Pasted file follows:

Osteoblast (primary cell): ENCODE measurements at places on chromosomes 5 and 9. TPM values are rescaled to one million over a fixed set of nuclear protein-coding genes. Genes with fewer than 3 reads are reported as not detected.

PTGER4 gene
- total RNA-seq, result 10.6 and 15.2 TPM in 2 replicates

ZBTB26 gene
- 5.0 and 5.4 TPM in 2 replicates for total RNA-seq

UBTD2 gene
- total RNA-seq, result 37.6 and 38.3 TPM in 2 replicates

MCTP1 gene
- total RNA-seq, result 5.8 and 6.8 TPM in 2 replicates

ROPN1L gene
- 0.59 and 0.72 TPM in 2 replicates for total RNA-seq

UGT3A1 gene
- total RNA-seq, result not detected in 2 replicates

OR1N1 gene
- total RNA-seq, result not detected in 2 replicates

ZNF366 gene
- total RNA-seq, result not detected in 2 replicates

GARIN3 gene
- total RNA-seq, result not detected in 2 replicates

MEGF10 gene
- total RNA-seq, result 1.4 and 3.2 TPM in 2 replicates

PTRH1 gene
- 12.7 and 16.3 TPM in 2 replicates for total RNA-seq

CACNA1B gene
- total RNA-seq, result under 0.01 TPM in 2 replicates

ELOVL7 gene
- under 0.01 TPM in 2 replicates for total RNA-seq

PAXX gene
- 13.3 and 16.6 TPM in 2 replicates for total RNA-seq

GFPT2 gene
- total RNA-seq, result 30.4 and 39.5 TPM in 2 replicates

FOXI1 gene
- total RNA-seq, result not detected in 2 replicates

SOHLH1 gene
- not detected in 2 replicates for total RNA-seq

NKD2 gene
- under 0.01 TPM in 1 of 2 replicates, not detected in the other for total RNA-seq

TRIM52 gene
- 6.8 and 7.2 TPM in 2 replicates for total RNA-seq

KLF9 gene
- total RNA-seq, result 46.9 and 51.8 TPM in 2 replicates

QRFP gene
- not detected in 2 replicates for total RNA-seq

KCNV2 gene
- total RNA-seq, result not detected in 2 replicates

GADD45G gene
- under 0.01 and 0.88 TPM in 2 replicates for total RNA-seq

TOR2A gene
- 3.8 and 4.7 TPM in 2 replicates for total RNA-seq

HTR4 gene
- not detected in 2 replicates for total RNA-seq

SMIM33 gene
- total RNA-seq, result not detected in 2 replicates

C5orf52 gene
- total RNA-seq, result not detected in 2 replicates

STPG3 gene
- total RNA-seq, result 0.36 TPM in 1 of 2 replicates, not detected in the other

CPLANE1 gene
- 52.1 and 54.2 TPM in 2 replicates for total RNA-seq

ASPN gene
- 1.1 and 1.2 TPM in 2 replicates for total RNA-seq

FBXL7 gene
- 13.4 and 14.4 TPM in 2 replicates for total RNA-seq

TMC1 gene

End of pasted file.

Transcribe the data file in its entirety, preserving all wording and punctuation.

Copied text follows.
Osteoblast (primary cell): ENCODE measurements at places on chromosomes 5 and 9. TPM values are rescaled to one million over a fixed set of nuclear protein-coding genes. Genes with fewer than 3 reads are reported as not detected.

PTGER4 gene
- total RNA-seq, result 10.6 and 15.2 TPM in 2 replicates

ZBTB26 gene
- 5.0 and 5.4 TPM in 2 replicates for total RNA-seq

UBTD2 gene
- total RNA-seq, result 37.6 and 38.3 TPM in 2 replicates

MCTP1 gene
- total RNA-seq, result 5.8 and 6.8 TPM in 2 replicates

ROPN1L gene
- 0.59 and 0.72 TPM in 2 replicates for total RNA-seq

UGT3A1 gene
- total RNA-seq, result not detected in 2 replicates

OR1N1 gene
- total RNA-seq, result not detected in 2 replicates

ZNF366 gene
- total RNA-seq, result not detected in 2 replicates

GARIN3 gene
- total RNA-seq, result not detected in 2 replicates

MEGF10 gene
- total RNA-seq, result 1.4 and 3.2 TPM in 2 replicates

PTRH1 gene
- 12.7 and 16.3 TPM in 2 replicates for total RNA-seq

CACNA1B gene
- total RNA-seq, result under 0.01 TPM in 2 replicates

ELOVL7 gene
- under 0.01 TPM in 2 replicates for total RNA-seq

PAXX gene
- 13.3 and 16.6 TPM in 2 replicates for total RNA-seq

GFPT2 gene
- total RNA-seq, result 30.4 and 39.5 TPM in 2 replicates

FOXI1 gene
- total RNA-seq, result not detected in 2 replicates

SOHLH1 gene
- not detected in 2 replicates for total RNA-seq

NKD2 gene
- under 0.01 TPM in 1 of 2 replicates, not detected in the other for total RNA-seq

TRIM52 gene
- 6.8 and 7.2 TPM in 2 replicates for total RNA-seq

KLF9 gene
- total RNA-seq, result 46.9 and 51.8 TPM in 2 replicates

QRFP gene
- not detected in 2 replicates for total RNA-seq

KCNV2 gene
- total RNA-seq, result not detected in 2 replicates

GADD45G gene
- under 0.01 and 0.88 TPM in 2 replicates for total RNA-seq

TOR2A gene
- 3.8 and 4.7 TPM in 2 replicates for total RNA-seq

HTR4 gene
- not detected in 2 replicates for total RNA-seq

SMIM33 gene
- total RNA-seq, result not detected in 2 replicates

C5orf52 gene
- total RNA-seq, result not detected in 2 replicates

STPG3 gene
- total RNA-seq, result 0.36 TPM in 1 of 2 replicates, not detected in the other

CPLANE1 gene
- 52.1 and 54.2 TPM in 2 replicates for total RNA-seq

ASPN gene
- 1.1 and 1.2 TPM in 2 replicates for total RNA-seq

FBXL7 gene
- 13.4 and 14.4 TPM in 2 replicates for total RNA-seq

TMC1 gene